Thailand may be an appealing top 2 travel destination for Chinese people, but now startups can consider expanding their business to this neighboring country as well. Chinese startups are eyeing Southeast Asia as the next market for their global expansion, and burgeoning Thailand is one of the markets to consider. To explore this booming market, TechNode has covered “Now In Vietnam” series, Indonesian market overview, and this time, we’ll look into Thai startup ecosystem.
Thailand market has seen remarkable growth over the past four years. In 2016, Thai startups raised funds of at least $86.02 million, including the three of the country’s biggest deals raised so far. It’s a global trend that we see more and more startups and fundings, and Thailand is no different. From 2012 to 2016, Thailand has gone from having less than 3 funded startups to over 75 funded.
Some of the rising Thai startups are:
- Builk.com is a very niche company in the construction industry, helping construction businesses manage their projects. The founder is a graduate in civil engineering and worked in construction for 10 years. He saw the real pain point of the industry and established the company. They have expanded to Malaysia, Laos, Philippines, and Indonesia.
- Ookbee is a digital entertainment platform that provides new opportunities for content creators in music, comics, ideas, and literature. Ookbee has pocketed $19 million from Tencent.
- Wongnai is the no.1 restaurant review site just like Yelp.
- Omise Payment is a payment management platform for businesses that raised $25 million on its ICO this year. Founded by Thai and Japanese co-founders, the startup raised $17.5 million in 2016 which is second highest funding amount last year.
There is also support for the startups from the Thai government driving this move. Under “Thailand 4.0” model, the Thai government is now planning to grant tax exemptions for startups similar to Singapore’s and adjusting ESOP (employee stock option plan) so that entrepreneurs can provide stock options to their employees. Currently, Thai startups are not able to provide stock options to new employees and Thai people prefer to work for big companies and other facilities that provide stock options. This regime is expected to attract more talents in startup sector.
TechNode interviewed Oranuch Lerdsuwankij, co-founder and CEO of TechSauce, Thailand’s leading startup media. She gave insights on how to enter Thailand market and a glimpse of the thriving Thailand startups. Here are six takeaways she gave us on the Thailand market.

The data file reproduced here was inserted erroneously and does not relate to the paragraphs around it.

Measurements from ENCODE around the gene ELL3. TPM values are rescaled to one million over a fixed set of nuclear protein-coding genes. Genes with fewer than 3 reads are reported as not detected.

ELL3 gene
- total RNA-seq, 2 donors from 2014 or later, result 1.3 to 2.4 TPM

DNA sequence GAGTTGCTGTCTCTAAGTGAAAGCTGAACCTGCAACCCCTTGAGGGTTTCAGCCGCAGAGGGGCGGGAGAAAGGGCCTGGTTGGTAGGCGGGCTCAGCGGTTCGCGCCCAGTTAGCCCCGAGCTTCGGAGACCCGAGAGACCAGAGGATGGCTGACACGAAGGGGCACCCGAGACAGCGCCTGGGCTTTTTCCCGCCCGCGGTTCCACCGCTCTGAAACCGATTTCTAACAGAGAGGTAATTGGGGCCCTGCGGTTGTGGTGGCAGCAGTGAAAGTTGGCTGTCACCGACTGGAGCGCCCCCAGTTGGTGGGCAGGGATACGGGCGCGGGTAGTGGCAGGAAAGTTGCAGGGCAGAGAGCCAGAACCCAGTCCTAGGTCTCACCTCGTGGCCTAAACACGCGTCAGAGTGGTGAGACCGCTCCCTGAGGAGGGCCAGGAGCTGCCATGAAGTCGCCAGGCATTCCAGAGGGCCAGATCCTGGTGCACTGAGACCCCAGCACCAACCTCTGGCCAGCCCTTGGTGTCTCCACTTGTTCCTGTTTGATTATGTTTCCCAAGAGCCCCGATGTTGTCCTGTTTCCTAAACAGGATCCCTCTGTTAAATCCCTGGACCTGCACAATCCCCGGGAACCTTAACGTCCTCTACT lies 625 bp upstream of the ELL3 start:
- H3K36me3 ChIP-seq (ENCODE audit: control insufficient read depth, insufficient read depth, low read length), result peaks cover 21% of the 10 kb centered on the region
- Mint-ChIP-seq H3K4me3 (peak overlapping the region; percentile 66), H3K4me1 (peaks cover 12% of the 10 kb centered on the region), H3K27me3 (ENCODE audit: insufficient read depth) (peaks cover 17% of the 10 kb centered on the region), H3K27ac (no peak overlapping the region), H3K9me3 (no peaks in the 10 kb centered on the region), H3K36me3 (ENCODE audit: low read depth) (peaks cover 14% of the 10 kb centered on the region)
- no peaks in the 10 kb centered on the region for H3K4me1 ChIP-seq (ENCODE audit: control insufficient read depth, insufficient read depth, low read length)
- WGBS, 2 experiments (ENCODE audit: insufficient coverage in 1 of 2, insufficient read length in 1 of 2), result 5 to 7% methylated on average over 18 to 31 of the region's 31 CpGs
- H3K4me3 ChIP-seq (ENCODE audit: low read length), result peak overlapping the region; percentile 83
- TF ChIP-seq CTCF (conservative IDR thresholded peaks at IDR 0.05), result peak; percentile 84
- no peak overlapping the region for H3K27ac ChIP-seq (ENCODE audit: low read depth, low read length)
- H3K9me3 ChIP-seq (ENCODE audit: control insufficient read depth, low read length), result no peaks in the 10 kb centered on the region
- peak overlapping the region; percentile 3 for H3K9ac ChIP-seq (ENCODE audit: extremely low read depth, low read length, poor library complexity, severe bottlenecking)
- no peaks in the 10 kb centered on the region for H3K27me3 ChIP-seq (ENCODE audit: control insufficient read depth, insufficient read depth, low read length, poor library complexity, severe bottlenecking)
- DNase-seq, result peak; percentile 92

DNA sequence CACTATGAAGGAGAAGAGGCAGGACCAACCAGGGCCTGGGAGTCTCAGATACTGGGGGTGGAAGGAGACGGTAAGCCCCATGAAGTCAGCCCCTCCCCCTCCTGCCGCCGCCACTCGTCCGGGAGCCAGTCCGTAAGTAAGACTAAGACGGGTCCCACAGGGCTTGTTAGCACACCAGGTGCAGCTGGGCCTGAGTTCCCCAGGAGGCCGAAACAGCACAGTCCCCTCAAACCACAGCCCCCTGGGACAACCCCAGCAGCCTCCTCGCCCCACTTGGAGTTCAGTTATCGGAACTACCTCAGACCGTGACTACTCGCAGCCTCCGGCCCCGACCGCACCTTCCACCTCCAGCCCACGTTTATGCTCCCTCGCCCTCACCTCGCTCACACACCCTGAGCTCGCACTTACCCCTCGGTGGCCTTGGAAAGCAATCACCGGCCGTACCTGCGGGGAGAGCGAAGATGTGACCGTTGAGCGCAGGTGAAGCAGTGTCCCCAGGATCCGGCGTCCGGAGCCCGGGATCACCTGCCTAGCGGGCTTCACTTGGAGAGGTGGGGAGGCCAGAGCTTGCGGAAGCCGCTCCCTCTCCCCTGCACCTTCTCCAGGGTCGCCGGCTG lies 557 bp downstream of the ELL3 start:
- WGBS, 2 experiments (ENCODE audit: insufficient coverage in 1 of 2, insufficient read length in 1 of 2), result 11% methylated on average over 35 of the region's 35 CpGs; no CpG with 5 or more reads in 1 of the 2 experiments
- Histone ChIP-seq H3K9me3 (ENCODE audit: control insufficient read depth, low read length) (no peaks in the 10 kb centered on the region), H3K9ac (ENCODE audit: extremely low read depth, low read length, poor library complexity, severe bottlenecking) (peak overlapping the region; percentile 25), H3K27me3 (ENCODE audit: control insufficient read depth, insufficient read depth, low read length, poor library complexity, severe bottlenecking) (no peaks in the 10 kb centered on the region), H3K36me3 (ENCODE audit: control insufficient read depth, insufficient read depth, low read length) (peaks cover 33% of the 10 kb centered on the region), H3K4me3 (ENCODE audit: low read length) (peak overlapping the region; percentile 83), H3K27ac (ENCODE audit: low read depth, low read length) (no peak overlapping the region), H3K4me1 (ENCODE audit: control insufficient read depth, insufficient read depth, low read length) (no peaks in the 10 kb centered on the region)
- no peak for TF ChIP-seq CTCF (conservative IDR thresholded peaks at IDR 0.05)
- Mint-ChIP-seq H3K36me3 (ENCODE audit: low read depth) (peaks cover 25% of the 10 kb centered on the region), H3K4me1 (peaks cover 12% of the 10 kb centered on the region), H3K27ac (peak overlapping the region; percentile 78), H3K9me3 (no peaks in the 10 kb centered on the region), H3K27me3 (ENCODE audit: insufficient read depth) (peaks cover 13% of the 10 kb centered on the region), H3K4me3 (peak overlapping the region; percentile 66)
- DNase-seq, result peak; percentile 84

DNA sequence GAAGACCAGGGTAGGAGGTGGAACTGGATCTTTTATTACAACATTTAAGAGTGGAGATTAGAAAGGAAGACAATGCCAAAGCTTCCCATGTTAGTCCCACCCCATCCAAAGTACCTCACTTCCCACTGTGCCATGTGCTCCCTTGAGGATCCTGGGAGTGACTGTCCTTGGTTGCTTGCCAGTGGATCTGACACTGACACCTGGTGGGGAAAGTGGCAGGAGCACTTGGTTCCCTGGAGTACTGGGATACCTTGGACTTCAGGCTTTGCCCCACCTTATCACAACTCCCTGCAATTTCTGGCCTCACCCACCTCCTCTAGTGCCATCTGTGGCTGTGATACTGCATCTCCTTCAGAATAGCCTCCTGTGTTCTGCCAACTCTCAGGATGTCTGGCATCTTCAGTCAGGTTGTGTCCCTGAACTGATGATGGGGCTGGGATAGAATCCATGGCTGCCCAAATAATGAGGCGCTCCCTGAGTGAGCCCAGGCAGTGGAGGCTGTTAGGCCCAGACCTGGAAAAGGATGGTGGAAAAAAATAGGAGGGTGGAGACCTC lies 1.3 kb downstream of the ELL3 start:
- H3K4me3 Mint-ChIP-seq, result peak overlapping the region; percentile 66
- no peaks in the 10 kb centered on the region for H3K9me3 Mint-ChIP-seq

1. Fintech sector is strong in Thailand: there are 14 startups backed last year
Fintech is one of the sectors we want to bring in new solutions. The key drivers are the banks and startups who disrupt the banking industry. There are four banks in Thailand, and they are now running accelerators, corporate VCs, and new subsidiary companies.
Those who make regulations are willing to listen from banks and startup community, and gather the feedback from them before starting or adjusting the policy. As an outcome, they started a fintech regulatory sandbox that enables fintech companies to experiment with innovative financial products or services in the production environment and approved standardized quick response (QR) code for electronic payment.
2. Alibaba and JD are investing heavily into fintech, e-commerce companies in Thailand creating strong competition among Thai startups
For big players from China, we’ll see more M&A and joint ventures in Thailand. Rather than competing with them, local Thai players will probably shift their focus to other niche sectors.
Alibaba’s financial affiliate Ant Financial is planning to acquire Ascend Money, subsidiary of CP group, the biggest company in Thailand that owns 711 and other telecom companies. Their partnership creates a big barrier to the newcomers. It’s good for Chinese tourists since they can use Alipay payment solution to pay for the merchandise in Thailand.
JD is in talks with Central Group to set up a $500 million e-commerce joint venture and expand to Thailand market. This is a great advantage for JD who has an online platform to strategically partner with the Central group who has both online and offline channels. Even before the partnership with JD, Central group already had one sharing knowledge platform that serves as a successful case study.
Chinese investment in Thailand creates more competition than collaboration. Southeast Asia’s e-commerce platform Lazada has received $2 billion from Alibaba and is controlled by them. If a Thai local player is strong enough, it’s possible that they go through M&A or investment. But, it’s tough, so local companies should really focus on becoming the niche player.
3. Thailand is the top 2 destination for Chinese tourists, and Alipay and WeChat payment options are largely available